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6 More Things I Have Planned for My Future Kids

1. Raising my boys and girls with equal opportunity.

I want my two sons and two daughters to be on the same playing field. They'll be taught the same skills and held to the same standards. It'll be important for them to know how to distinguish their individual preferences from social pressure about what those preferences should be.

2. Talking to them honestly about sex.

There's a time and place for everything and the sex talk is one of the things that should happen at home. One of the worst things you can do for your kids is to keep them blind to the realities of sex and adulthood even once they begin to mature. (And the thing about refraining to use scientific vocabulary like "penis" and "vagina" - what is that about?!) So many children are learning about sex from their peers, from porn, or from diluted school curricula, and they grow into adults who have trouble understanding healthy and safe relationships.

I'm not going to toss my sons a box of condoms at 16 while telling my daughters to stay virgins until marriage. My kids will all be taught about the delicacy of sex and the sentiments and complexities behind the act. They will learn how to understand consent, personal agency, sexual liberty, and relationship dynamics, and how not to associate their value as people with the happenings (or non) of their intimate lives. And of course we'll talk about how to use contraception and how to prevent STIs.

3. Teaching them thoroughly about religion.

My parents both practice different religions and that was hard to navigate for me when I was growing up. Now that I'm older, I've had the opportunity to study and compare religions and visit different parts of the world where spiritual philosophies are treated differently than they are in Western culture.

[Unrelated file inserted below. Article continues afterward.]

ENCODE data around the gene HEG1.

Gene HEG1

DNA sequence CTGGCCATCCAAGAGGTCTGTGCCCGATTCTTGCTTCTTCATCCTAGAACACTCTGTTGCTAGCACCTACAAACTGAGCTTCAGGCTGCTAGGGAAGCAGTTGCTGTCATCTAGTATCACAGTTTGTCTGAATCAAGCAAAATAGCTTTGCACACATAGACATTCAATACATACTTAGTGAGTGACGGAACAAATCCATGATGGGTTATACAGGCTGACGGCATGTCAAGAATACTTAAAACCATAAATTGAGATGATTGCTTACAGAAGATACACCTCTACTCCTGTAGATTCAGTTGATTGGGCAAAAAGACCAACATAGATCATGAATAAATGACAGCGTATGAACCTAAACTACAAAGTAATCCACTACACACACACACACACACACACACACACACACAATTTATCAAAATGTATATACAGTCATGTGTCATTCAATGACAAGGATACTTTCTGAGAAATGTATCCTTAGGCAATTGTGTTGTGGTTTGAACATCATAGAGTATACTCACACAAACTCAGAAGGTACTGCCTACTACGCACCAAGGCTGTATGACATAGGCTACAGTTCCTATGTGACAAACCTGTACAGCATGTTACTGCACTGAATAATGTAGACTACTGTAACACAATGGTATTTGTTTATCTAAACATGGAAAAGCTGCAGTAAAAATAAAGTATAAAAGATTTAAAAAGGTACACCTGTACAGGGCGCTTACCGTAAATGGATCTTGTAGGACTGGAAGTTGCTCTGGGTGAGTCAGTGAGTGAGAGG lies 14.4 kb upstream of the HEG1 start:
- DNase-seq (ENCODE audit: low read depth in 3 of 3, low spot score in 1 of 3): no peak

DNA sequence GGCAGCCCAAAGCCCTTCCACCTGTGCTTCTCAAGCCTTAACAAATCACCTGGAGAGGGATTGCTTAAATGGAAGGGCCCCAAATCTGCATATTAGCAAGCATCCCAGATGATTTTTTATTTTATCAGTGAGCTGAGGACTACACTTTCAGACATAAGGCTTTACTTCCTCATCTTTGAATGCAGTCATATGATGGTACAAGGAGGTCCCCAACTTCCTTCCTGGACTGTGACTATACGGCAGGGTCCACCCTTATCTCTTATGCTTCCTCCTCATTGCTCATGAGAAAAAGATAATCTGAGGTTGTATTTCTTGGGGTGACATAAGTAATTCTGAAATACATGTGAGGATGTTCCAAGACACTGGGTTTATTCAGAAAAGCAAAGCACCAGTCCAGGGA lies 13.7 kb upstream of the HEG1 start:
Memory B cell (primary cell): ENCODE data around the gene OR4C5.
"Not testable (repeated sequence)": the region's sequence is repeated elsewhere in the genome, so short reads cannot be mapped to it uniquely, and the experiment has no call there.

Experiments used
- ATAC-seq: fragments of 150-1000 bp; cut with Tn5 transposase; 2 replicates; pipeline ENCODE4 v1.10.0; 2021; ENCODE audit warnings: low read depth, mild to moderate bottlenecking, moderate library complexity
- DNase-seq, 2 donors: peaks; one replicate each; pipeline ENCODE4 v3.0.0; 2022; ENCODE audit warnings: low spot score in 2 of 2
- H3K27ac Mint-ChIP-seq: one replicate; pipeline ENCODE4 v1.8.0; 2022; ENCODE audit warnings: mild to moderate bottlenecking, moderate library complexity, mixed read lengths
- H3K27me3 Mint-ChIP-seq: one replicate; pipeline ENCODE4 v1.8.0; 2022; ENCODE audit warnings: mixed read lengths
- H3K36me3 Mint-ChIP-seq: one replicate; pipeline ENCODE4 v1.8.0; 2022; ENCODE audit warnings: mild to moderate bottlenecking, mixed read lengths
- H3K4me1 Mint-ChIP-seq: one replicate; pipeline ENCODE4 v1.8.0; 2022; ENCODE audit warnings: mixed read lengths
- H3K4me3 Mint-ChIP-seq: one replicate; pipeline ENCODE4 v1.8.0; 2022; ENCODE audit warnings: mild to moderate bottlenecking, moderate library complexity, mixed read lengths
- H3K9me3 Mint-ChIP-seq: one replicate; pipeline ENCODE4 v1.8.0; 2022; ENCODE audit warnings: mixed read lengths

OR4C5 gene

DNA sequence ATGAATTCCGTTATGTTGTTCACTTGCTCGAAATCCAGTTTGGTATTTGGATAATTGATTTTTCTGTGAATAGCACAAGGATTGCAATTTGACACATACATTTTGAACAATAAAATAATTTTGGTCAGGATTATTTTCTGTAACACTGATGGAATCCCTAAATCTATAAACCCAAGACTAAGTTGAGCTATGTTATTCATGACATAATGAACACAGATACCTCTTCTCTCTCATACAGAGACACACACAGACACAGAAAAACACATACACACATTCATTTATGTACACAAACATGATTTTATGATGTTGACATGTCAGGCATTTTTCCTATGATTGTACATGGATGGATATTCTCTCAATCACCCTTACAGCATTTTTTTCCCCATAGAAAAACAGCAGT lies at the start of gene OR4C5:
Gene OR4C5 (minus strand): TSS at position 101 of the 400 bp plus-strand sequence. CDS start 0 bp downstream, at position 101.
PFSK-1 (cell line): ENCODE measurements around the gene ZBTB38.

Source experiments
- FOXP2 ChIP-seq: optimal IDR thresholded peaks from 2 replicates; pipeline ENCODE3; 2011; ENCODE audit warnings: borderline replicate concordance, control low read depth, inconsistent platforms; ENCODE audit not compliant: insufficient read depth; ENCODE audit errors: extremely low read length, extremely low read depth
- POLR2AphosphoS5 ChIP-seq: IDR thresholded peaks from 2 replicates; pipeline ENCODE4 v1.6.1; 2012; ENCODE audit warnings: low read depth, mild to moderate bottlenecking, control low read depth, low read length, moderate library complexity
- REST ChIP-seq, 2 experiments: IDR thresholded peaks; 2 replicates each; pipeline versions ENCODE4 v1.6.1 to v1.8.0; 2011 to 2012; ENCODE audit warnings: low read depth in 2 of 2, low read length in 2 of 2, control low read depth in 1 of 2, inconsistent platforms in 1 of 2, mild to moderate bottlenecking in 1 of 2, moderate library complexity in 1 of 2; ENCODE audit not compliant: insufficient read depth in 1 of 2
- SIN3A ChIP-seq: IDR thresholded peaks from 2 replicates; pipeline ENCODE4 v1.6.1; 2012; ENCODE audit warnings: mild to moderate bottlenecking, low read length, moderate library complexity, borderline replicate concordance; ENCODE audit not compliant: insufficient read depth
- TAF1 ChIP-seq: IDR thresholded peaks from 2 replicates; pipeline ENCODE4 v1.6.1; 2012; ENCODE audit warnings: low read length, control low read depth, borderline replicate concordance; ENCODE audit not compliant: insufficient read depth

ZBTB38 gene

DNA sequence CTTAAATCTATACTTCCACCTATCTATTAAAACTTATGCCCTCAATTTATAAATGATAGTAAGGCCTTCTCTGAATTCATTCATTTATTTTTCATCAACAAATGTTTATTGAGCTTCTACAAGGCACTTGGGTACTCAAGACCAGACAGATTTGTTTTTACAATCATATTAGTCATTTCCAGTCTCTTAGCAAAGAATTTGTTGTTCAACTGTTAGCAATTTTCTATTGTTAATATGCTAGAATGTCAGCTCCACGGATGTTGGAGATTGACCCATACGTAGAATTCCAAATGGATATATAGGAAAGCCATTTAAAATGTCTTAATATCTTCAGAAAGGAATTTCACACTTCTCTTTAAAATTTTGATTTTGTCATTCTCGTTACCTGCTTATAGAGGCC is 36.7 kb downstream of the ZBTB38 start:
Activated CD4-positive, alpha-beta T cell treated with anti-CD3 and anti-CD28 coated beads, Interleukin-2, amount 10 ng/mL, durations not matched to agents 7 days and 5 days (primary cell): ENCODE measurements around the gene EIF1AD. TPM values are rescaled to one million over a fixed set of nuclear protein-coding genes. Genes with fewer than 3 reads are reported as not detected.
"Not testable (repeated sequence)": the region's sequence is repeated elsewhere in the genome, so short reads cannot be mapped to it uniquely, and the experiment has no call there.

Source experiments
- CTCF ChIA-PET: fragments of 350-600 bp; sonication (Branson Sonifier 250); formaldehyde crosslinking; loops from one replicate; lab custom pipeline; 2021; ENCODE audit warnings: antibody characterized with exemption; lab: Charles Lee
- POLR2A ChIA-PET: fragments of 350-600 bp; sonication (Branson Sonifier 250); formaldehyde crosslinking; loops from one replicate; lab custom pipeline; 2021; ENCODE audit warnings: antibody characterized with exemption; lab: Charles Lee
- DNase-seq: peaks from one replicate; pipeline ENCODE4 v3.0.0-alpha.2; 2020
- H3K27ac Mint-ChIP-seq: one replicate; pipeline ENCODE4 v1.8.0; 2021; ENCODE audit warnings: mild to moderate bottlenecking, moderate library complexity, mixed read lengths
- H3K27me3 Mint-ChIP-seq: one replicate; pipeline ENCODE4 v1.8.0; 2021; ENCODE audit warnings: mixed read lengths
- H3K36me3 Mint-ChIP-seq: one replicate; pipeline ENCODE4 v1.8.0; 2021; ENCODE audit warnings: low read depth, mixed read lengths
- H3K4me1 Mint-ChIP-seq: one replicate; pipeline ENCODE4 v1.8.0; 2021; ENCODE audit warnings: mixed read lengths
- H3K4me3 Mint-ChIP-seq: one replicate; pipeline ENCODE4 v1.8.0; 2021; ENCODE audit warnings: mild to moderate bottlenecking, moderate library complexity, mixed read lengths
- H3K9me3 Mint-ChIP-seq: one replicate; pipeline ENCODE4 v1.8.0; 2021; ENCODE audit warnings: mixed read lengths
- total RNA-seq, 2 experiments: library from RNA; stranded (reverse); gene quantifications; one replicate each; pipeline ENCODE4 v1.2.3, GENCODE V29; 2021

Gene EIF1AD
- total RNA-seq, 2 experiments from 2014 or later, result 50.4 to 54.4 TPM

I want to teach my children about the faith, love, virtue, and righteousness that religions promote without forcing them to abide by any particular teaching. We may even explore things like meditation, yoga, and breathing techniques.

My hope is for my kids is that they learn about different schools of religious thought the same way they would any other subject, choosing based on a strong moral compass how to build their own relationships with the universe and its powers.

4. Nurturing creativity.

Creativity is an important life skill, but it surprises me how many adults say they don't have it. I never want my children to lose touch with childlike wonder and whimsy. I will encourage them all to nurture at least one creative interest. If they like art, I'd ask them to draw me a picture every day to show me how their day at school went. Maybe journal about it or write a song. Whatever their inclinations are, we'll find a way to integrate them into a healthy routine.

I'd also love to have an exciting space in my home where the kids can play, draw on the walls, and absolutely let loose. You'll definitely find me there, too!

5. Starting early with fitness.

Exercise is another part of a healthy routine, but most people don't start taking it seriously until they're far the past habit-forming stage of their development (which only makes it more difficult). We're gonna get sweaty as a family! We'll learn about how, when, and why to exercise and other ways to fortify the mind-body connection.

6. Letting them suffer their own consequences.

My children will be disciplined (how, I'm not yet sure). They will be raised with a healthy sense of self-control and respect for authority.

I'm not going to coddle them by being overly strict. I'll give them guidance, but my children will never grow if I stop them from learning certain things the hard way.

There's so many things I haven't touched on, like being willing to apologize to my children, listening to their feedback, or prioritizing their relationships with their cousins and grandparents. I do not subscribe to the idea that my children's upbringing should be exactly the same as mine. I want what's best for them, as most parents do, and that means doing what I can now to break generational curses and set them up for success.

What does that mean to you? How has your family motivated you or influenced your choices?

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